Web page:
• @Panther It would always be null because activity is destroyed after screen rotation. Wouldn't that cause AsyncTask to not run after screen rotation? – Basit Sep 29 '14 at 4:47
  • Instead of MyActivity.this.getApplicationContext(); use Context.getApplicationContext() or Activity.getApplication() – Panther Sep 29 '14 at 4:53
  • The null pointer occured here CommonFunctions.readFile(CommonFunctions.java:262) try to find what it is :-/ – Panther Sep 29 '14 at 4:54
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There are plenty of solutions to this. One simple one for you is to use what's known as a "Retain" fragment. This is an approach that is used in some of the Google samples. A retain fragment has no UI, and persists across orientation change. This is usually defined as a static inner class of your activity like so:

public static class RetainFragment extends Fragment {
    private static final String TAG = "RetainFragment";

    public RetainFragment() {}

    public static RetainFragment findOrCreateRetainFragment(FragmentManager fm) {
        RetainFragment fragment = (RetainFragment) fm.findFragmentByTag(TAG);
        if (fragment == null) {
            fragment = new RetainFragment();
        }
        return fragment;
    }

    @Override
    public void onCreate(Bundle savedInstanceState) {
        super.onCreate(savedInstanceState);
        setRetainInstance(true);
    }
}

Then, put your AsyncTask inside of your RetainFragment. When onPostExecute is called, you can simply use the fragment's getActivity() method to get the Activity that it is attached to.

Hope that helps, let me know if there is still some confusion!

Edit: Here is a Google sample of a retain fragment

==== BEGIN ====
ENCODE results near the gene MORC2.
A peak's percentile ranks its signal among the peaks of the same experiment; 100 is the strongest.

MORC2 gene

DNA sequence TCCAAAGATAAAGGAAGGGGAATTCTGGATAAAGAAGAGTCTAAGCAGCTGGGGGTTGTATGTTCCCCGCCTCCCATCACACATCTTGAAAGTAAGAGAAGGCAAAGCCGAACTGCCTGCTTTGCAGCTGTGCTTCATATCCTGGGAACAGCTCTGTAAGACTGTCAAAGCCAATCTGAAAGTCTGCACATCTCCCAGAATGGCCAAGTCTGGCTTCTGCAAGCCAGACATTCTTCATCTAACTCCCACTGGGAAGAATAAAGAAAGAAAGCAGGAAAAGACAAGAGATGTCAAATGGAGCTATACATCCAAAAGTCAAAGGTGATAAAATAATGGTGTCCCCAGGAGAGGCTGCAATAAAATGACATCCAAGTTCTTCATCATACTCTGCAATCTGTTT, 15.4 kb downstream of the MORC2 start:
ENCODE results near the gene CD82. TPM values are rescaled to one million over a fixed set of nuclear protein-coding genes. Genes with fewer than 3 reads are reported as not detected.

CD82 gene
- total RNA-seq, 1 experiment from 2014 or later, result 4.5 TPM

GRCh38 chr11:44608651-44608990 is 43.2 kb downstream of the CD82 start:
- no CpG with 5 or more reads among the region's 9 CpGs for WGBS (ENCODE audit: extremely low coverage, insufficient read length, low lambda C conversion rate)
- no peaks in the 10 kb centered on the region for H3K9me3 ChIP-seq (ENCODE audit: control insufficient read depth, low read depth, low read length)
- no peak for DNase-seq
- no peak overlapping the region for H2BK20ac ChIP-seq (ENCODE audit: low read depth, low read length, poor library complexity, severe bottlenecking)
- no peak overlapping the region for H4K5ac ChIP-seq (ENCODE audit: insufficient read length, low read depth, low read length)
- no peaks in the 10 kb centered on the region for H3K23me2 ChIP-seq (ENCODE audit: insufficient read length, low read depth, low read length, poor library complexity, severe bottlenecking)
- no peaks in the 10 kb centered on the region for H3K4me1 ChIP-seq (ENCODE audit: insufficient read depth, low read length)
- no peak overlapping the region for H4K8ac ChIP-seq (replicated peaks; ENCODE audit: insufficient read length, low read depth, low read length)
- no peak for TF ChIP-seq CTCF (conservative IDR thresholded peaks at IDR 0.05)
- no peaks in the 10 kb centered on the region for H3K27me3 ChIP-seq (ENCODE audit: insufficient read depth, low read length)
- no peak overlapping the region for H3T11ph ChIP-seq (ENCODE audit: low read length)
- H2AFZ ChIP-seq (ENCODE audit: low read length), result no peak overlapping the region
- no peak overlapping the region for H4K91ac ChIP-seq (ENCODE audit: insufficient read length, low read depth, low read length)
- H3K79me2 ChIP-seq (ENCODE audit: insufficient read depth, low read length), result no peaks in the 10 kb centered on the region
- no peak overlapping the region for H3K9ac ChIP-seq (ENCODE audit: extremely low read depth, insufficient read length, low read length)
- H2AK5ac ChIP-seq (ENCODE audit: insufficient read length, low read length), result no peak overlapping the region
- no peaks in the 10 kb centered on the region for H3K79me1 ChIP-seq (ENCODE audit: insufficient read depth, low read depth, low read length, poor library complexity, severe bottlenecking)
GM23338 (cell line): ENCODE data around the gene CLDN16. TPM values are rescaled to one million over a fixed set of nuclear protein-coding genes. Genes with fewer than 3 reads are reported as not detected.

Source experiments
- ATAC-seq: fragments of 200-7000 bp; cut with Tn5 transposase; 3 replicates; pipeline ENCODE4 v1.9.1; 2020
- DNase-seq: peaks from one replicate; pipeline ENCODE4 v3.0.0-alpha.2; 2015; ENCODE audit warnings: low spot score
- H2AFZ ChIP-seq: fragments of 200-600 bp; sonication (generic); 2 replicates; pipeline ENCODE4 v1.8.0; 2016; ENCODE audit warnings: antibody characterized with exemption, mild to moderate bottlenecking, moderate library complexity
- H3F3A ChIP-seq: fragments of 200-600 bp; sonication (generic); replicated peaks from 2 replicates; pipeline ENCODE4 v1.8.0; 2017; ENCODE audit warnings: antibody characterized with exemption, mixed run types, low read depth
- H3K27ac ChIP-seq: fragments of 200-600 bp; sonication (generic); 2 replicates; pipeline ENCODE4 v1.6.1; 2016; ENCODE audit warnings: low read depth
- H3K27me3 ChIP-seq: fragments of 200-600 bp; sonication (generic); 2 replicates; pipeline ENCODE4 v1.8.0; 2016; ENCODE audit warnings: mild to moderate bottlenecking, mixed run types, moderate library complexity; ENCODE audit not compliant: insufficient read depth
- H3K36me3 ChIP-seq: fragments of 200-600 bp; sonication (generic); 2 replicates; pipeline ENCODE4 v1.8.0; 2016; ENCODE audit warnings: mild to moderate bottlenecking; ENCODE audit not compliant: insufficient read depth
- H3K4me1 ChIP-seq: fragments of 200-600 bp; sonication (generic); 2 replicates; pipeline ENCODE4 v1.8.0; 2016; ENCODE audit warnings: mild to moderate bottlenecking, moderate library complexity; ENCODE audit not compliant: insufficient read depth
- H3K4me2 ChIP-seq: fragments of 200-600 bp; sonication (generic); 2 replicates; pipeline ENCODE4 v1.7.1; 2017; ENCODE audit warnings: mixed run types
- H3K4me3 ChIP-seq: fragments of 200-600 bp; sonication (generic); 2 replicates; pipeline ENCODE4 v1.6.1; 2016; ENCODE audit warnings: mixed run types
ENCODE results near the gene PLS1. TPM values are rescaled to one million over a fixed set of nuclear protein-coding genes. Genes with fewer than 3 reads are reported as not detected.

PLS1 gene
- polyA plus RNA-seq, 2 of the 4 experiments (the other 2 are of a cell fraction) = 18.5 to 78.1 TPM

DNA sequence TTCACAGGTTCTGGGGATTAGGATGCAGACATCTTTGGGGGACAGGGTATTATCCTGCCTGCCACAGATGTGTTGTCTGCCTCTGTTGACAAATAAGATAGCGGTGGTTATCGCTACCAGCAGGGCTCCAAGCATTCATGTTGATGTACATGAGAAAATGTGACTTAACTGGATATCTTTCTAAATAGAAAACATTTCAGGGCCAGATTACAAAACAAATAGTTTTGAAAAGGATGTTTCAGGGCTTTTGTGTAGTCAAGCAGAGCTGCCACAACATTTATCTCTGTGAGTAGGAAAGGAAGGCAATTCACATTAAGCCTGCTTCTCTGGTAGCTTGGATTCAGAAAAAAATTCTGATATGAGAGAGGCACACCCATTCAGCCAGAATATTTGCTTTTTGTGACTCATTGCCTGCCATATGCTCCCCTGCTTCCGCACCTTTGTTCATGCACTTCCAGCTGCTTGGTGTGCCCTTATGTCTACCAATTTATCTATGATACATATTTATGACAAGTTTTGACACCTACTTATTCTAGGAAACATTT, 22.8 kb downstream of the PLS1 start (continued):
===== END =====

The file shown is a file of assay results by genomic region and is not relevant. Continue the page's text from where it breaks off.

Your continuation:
Edit 2: (as per comments)

public class A {

    // This class holds a reference to it's outer A instance. It can be
    // accessed using A.this.
    public class innerClassA {
        //...
    }

    // This class does not hold a reference to it's outer A instance.
    public static class innerClassB {
        //...
    }
}

Edit 3: In the comments, I ended up writing the full code anyway. For anyone interested:

public class MyActivity extends Activity {

    @Override
    protected void onCreate(Bundle savedInstanceState) {
        super.onCreate(savedInstanceState);
        setContentView(R.layout.activity_my);

        Button b = (Button) findViewById(R.id.aaa);
        b.setOnClickListener(new View.OnClickListener() {
            @Override public void onClick(View v) {
                RetainFragment retainFragment =
                        RetainFragment.findOrCreateRetainFragment(getFragmentManager());
                retainFragment.loadAsync();
            }
        });
    }

    private void handleResponse(String response) {
        // do something with the response...
    }

    public static class RetainFragment extends Fragment {
        private static final String TAG = "RetainFragment";

        public RetainFragment() {
        }